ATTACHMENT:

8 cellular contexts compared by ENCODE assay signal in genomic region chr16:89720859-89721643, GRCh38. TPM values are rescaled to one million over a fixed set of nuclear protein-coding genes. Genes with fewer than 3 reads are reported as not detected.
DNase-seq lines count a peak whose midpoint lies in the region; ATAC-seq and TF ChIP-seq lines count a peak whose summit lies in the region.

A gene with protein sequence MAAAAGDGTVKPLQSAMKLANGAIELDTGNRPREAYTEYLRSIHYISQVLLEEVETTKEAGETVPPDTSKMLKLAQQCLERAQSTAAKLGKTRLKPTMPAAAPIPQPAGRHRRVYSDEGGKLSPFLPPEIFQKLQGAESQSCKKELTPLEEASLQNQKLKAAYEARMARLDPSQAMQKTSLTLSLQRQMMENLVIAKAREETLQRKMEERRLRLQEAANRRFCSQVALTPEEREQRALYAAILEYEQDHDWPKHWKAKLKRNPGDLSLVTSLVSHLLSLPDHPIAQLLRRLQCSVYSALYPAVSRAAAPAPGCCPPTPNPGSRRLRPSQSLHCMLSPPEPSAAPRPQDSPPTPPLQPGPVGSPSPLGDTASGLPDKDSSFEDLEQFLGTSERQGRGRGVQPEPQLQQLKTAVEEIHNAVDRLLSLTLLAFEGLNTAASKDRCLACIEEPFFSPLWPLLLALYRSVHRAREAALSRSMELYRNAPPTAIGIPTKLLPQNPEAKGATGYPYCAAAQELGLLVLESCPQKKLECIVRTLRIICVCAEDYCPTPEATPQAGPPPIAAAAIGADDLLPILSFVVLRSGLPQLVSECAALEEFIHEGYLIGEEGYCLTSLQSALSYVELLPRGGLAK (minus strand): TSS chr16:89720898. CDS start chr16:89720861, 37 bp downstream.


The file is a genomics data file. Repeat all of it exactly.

8 cellular contexts compared by ENCODE assay signal in genomic region chr16:89720859-89721643, GRCh38. TPM values are rescaled to one million over a fixed set of nuclear protein-coding genes. Genes with fewer than 3 reads are reported as not detected.
DNase-seq lines count a peak whose midpoint lies in the region; ATAC-seq and TF ChIP-seq lines count a peak whose summit lies in the region.

A gene with protein sequence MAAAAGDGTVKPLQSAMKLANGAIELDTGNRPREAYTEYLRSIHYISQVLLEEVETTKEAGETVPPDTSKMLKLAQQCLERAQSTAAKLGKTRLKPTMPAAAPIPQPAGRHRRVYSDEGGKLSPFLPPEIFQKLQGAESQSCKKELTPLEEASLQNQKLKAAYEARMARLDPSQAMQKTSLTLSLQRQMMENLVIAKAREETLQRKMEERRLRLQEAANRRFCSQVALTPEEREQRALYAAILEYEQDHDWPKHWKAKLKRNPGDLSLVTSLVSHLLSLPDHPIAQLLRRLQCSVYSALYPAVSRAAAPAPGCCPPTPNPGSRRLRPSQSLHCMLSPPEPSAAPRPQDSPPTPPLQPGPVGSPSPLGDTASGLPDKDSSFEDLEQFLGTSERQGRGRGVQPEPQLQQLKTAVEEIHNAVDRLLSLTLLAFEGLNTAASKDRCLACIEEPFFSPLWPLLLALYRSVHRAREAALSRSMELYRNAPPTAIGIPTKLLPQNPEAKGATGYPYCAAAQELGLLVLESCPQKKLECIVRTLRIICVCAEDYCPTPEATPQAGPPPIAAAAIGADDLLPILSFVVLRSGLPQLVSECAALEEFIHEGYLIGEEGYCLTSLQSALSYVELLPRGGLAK (minus strand): TSS chr16:89720898. CDS start chr16:89720861, 37 bp downstream.